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Book Chapter: How can I tell the trade mark on a piece of gingerbread from all the other marks on it? Naming and meaning in verbal trade mark signs

TitleHow can I tell the trade mark on a piece of gingerbread from all the other marks on it? Naming and meaning in verbal trade mark signs
Authors
Issue Date2008
Citation
Trade Marks and Brands, 2008, p. 107-139 How to Cite?
Abstract© Cambridge University Press 2008 and Cambridge University Press, 2009. Introduction: The law of trade marks has evolved, in different jurisdictions, by addressing two interconnected sets of questions. The first set consists of questions regarding the degree of protection against confusion and deception that should be offered to consumers and traders, over and above traditional passing-off arrangements, in cases where names are used as trade badges or signatures of commercial personae. The second set, less prominent in the literature, are more abstract questions about how names and descriptions achieve their functions of denoting and referring to things in the world. Current legal argument is concerned to find a satisfactory route through these two, intertwined sets of difficulties. This chapter argues that the question voiced in no-nonsense Victorian fashion in my title (which, as Lionel Bently shows elsewhere in this volume, encapsulates a developing nineteenth-century concern with precisely what it is about a sign that allows it to function as a trade mark) resists a definitive answer as much now as during the Victorian period, and continues to have legal significance. Understandably in legal studies the main emphasis in relation to these two questions falls on how signs function as badges of origin in changing markets, rather than how signs function in principle. In this chapter, in a way that I intend to be complementary, I consider questions about trade mark signification from a broadly linguistic rather than legal perspective.
Persistent Identifierhttp://hdl.handle.net/10722/222684
ISBN

 

DC FieldValueLanguage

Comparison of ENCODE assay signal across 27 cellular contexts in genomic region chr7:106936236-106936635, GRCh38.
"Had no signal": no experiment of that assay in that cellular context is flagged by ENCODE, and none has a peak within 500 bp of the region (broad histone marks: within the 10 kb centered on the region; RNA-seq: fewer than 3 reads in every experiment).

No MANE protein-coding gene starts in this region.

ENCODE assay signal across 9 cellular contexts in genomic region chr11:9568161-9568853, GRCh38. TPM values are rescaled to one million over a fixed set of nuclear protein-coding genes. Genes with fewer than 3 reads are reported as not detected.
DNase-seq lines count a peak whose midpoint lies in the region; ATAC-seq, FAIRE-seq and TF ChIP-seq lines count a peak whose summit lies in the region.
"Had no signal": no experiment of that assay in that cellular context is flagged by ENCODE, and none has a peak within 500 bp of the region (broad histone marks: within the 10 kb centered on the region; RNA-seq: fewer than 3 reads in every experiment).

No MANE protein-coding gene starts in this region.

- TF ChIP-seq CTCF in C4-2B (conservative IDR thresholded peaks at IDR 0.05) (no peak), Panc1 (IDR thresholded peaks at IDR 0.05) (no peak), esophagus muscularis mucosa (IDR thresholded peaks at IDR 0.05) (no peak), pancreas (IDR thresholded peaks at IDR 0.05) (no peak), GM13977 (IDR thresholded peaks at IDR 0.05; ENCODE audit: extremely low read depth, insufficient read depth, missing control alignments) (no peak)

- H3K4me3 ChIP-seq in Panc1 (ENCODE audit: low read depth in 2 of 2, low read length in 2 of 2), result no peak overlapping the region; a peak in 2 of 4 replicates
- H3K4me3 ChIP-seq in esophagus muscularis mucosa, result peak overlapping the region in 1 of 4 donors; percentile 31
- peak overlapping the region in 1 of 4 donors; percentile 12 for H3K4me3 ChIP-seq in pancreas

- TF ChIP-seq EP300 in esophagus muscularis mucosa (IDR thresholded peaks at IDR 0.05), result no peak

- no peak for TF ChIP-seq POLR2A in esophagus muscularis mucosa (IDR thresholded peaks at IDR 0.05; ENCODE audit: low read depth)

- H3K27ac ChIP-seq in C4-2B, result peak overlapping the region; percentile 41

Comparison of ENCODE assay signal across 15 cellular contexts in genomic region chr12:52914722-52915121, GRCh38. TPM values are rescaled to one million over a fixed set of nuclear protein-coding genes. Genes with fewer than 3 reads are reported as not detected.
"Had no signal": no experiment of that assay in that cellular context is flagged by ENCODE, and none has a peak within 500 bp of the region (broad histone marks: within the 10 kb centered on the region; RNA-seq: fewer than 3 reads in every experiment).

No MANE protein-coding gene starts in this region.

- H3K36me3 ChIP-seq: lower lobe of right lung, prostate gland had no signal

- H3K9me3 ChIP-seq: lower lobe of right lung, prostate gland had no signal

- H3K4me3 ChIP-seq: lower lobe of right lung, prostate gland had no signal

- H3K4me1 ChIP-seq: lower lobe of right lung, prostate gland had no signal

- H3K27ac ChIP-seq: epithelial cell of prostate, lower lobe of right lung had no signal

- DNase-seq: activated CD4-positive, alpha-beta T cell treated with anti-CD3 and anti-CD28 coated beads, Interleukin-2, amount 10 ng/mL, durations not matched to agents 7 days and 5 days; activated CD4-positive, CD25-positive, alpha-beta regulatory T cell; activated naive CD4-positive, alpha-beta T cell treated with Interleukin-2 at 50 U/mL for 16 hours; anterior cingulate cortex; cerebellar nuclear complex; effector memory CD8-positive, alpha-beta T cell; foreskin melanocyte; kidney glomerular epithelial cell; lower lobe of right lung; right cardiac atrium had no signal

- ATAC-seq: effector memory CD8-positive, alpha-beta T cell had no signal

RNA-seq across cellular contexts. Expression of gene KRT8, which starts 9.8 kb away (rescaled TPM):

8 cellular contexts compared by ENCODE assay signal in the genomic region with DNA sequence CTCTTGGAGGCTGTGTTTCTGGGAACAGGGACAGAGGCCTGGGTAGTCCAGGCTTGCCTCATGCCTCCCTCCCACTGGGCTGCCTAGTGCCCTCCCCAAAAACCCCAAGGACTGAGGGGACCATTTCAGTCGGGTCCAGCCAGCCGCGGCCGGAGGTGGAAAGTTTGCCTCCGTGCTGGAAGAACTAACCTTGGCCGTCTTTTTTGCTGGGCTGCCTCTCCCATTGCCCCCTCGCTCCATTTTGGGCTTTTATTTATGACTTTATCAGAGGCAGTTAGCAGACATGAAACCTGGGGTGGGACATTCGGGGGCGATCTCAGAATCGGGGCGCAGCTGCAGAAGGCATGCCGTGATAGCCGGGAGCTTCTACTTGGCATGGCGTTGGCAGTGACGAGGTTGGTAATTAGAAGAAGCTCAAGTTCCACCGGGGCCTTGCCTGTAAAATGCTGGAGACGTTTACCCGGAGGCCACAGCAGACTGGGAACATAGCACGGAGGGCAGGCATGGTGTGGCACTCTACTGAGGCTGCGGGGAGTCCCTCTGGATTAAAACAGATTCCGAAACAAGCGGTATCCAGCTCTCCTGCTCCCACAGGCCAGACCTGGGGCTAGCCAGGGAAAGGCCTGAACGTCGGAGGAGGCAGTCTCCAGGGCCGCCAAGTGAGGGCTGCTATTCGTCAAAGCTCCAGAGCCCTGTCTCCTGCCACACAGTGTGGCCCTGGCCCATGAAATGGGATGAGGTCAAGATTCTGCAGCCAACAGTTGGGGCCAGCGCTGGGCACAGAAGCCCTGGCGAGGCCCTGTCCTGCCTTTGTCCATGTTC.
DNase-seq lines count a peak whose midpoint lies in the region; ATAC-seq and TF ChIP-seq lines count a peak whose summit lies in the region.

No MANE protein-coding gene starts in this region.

dc.contributor.authorDurant, Alan-
dc.date.accessioned2016-01-19T03:36:57Z-
dc.date.available2016-01-19T03:36:57Z-
dc.date.issued2008-
dc.identifier.citationTrade Marks and Brands, 2008, p. 107-139-
dc.identifier.isbn9780521889650-
dc.identifier.urihttp://hdl.handle.net/10722/222684-
dc.description.abstract© Cambridge University Press 2008 and Cambridge University Press, 2009. Introduction: The law of trade marks has evolved, in different jurisdictions, by addressing two interconnected sets of questions. The first set consists of questions regarding the degree of protection against confusion and deception that should be offered to consumers and traders, over and above traditional passing-off arrangements, in cases where names are used as trade badges or signatures of commercial personae. The second set, less prominent in the literature, are more abstract questions about how names and descriptions achieve their functions of denoting and referring to things in the world. Current legal argument is concerned to find a satisfactory route through these two, intertwined sets of difficulties. This chapter argues that the question voiced in no-nonsense Victorian fashion in my title (which, as Lionel Bently shows elsewhere in this volume, encapsulates a developing nineteenth-century concern with precisely what it is about a sign that allows it to function as a trade mark) resists a definitive answer as much now as during the Victorian period, and continues to have legal significance. Understandably in legal studies the main emphasis in relation to these two questions falls on how signs function as badges of origin in changing markets, rather than how signs function in principle. In this chapter, in a way that I intend to be complementary, I consider questions about trade mark signification from a broadly linguistic rather than legal perspective.-
dc.languageeng-
dc.relation.ispartofTrade Marks and Brands-
dc.titleHow can I tell the trade mark on a piece of gingerbread from all the other marks on it? Naming and meaning in verbal trade mark signs-
dc.typeBook_Chapter-
dc.description.natureLink_to_subscribed_fulltext-
dc.identifier.doi10.1017/CBO9780511495212.006-
dc.identifier.scopuseid_2-s2.0-84926993932-
dc.identifier.spage107-
dc.identifier.epage139-

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